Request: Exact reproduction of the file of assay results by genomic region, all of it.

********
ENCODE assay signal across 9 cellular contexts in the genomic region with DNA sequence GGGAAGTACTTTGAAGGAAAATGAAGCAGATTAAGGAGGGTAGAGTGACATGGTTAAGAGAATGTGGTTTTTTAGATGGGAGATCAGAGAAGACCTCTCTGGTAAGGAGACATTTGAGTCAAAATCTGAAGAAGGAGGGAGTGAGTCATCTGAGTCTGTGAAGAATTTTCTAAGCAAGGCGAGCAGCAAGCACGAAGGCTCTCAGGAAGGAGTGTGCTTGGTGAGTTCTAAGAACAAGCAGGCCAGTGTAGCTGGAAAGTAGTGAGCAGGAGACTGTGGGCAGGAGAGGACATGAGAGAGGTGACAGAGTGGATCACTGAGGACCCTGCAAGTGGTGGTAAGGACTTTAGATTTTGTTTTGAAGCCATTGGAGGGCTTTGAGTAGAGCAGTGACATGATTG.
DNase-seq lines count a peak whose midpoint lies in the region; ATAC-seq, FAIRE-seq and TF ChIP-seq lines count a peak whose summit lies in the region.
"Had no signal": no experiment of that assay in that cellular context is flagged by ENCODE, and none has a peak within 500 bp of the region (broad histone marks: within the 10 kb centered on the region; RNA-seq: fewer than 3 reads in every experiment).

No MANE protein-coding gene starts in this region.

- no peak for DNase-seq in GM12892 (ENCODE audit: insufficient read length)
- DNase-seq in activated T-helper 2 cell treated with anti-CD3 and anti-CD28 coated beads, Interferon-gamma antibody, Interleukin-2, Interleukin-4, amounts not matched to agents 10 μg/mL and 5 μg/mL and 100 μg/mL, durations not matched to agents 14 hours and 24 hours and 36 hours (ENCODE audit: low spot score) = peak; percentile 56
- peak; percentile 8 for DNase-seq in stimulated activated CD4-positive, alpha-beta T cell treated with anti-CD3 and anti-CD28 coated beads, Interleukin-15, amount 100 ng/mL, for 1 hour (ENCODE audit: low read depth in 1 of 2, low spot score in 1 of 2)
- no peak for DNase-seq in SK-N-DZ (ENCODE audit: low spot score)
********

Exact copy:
ENCODE assay signal across 9 cellular contexts in the genomic region with DNA sequence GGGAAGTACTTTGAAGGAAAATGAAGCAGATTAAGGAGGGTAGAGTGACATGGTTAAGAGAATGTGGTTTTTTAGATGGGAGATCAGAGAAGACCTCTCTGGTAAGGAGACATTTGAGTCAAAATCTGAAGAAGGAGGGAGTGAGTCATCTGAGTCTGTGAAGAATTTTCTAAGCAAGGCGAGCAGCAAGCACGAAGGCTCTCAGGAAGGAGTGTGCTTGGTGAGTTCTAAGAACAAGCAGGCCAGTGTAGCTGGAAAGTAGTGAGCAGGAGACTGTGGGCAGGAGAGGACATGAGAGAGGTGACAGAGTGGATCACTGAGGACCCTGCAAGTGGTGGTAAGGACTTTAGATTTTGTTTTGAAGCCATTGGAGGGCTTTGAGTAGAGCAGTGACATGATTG.
DNase-seq lines count a peak whose midpoint lies in the region; ATAC-seq, FAIRE-seq and TF ChIP-seq lines count a peak whose summit lies in the region.
"Had no signal": no experiment of that assay in that cellular context is flagged by ENCODE, and none has a peak within 500 bp of the region (broad histone marks: within the 10 kb centered on the region; RNA-seq: fewer than 3 reads in every experiment).

No MANE protein-coding gene starts in this region.

- no peak for DNase-seq in GM12892 (ENCODE audit: insufficient read length)
- DNase-seq in activated T-helper 2 cell treated with anti-CD3 and anti-CD28 coated beads, Interferon-gamma antibody, Interleukin-2, Interleukin-4, amounts not matched to agents 10 μg/mL and 5 μg/mL and 100 μg/mL, durations not matched to agents 14 hours and 24 hours and 36 hours (ENCODE audit: low spot score) = peak; percentile 56
- peak; percentile 8 for DNase-seq in stimulated activated CD4-positive, alpha-beta T cell treated with anti-CD3 and anti-CD28 coated beads, Interleukin-15, amount 100 ng/mL, for 1 hour (ENCODE audit: low read depth in 1 of 2, low spot score in 1 of 2)
- no peak for DNase-seq in SK-N-DZ (ENCODE audit: low spot score)